Kay Redfield Jamison is a courageous woman and a Professor of Psychiatry at Johns Hopkins University. She is also a manic depressive. One of her early books, An Unquiet Mind, reveals her madness, attempted suicide and mental illness.
Her latest book, Nothing Was the Same, is the story of losing her beloved husband, Richard, to cancer and her survival beyond his death. It is also much more. She teaches us about mental illness, depression, grief and loss, and points out the disturbing gap between what scientists and doctors know about mental illness and what most people believe.
"Moods are contagious; they spread from those afflicted to those who are not. It is rare for even an experienced clinician to remain unaffected by a manic or depressed patient. For those who do not have the protective cloak of professional training, or who are personally involved, it is next to impossible to maintain equanimity."
"Brevity [in manic/depressive episodes] in itself buys no protection. Graham Greene observed that a Mediterranean storm may be over in a few hours, but while it lasts, it is savage enough to drown a ship full of men."
Kay and Richard have a special and wonderful relationship.
"[He] was clinically and scientifically knowledgeable about manic depression, and was aware of its genetic basis; he was not inclined to attribute to character what he knew to be disease. He was curious by nature, in the habit of careful observation and he possessed a charitable slant on odd behavior. He was able to make me laugh in the midst of truly awful situations, and he loved me in a way I never questioned."
When Kay decided to reveal her manic depression in her book, An Unquiet Mind, she was wary of being labeled by her colleagues as a manic-depressive psychologist, rather than being seen as a psychologist who happened to have manic-depressive illness.
Richard supports her all the way and in his own inimitable style arranges one of his treasure hunts in their hotel room in Rome. He fills the tub with rose petals and lilacs flowers, hiding among them a small pill bottle with a note inside: "check the bed".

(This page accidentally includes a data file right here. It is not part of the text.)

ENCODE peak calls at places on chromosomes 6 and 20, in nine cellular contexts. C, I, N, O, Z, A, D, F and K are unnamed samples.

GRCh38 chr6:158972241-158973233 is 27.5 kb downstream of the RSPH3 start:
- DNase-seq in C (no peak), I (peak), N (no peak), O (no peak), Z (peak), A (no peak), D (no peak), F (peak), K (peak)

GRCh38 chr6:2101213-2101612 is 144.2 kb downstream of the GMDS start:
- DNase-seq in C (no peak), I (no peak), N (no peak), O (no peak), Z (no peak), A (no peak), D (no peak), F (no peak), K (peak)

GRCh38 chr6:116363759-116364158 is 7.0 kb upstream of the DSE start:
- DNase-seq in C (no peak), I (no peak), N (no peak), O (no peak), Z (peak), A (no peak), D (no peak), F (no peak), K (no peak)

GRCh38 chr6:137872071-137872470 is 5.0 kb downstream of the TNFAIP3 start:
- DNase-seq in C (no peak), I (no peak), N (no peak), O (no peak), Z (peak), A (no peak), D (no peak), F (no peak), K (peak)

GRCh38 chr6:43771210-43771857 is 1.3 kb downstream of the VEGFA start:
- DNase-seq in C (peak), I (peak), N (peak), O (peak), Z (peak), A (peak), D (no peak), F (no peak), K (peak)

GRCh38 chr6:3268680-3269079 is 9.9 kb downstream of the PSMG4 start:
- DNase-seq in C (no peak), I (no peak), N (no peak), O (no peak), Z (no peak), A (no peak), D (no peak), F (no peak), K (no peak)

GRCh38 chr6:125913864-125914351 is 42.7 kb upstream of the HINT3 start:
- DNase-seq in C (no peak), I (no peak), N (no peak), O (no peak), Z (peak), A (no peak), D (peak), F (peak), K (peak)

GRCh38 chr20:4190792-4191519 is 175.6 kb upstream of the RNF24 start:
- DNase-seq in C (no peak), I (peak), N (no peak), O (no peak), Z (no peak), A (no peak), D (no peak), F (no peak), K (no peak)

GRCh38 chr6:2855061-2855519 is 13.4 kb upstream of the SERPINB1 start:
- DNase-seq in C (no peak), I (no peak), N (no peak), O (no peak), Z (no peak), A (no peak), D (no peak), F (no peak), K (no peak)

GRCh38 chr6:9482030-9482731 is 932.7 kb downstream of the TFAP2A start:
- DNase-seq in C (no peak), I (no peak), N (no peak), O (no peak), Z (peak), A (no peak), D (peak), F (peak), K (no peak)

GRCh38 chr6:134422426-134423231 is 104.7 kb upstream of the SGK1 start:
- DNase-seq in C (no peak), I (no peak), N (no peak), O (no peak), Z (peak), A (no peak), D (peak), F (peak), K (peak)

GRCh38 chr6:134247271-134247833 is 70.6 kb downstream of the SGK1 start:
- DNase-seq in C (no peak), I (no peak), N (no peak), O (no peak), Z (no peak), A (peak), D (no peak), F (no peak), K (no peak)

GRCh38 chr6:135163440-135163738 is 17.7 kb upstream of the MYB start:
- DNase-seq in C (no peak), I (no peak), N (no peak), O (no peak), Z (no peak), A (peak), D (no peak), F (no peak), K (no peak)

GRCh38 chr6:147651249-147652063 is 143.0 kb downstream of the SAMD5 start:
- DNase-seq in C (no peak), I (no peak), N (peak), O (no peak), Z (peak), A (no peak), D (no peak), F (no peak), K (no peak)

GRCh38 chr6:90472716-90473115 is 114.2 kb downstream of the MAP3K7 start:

"It was a hunt. Richard was in his element. After a prolonged search of our exceedingly large bed. I found a small red box. It was from a jeweler in Rome and inside, on silk, was an antique gold ring. Underneath one of the pillows was a note. "Thank you for the happiest year of my life," Richard had scratched in his dyslexic hand. "I know that talking and writing about your illness has been hard. I am very proud of you -- not only as your husband, but as your colleague."
In these pages is hope for the depressed and for their families.
"When I talk to students, so many of whom have tried to kill themselves,. I tell them that it is hard to get well and that it is hard to stay well, but that it can be done. I find myself using Richard's words: Take your medication. Learn about you illness. Question your doctor. Watch your sleep. Use common sense about recreational drugs and alcohol. Reach out to others…"
I dare you to read Nothing Was the Same without shedding a tear or falling in love with Richard, beloved husband of Kay.
Kay Redfield Jamison speaks in Portland on "The Mercurial Mind: Bipolar Disorder and Creativity" on February 22, 2010 as part of the OHSU Brain Institute lecture series.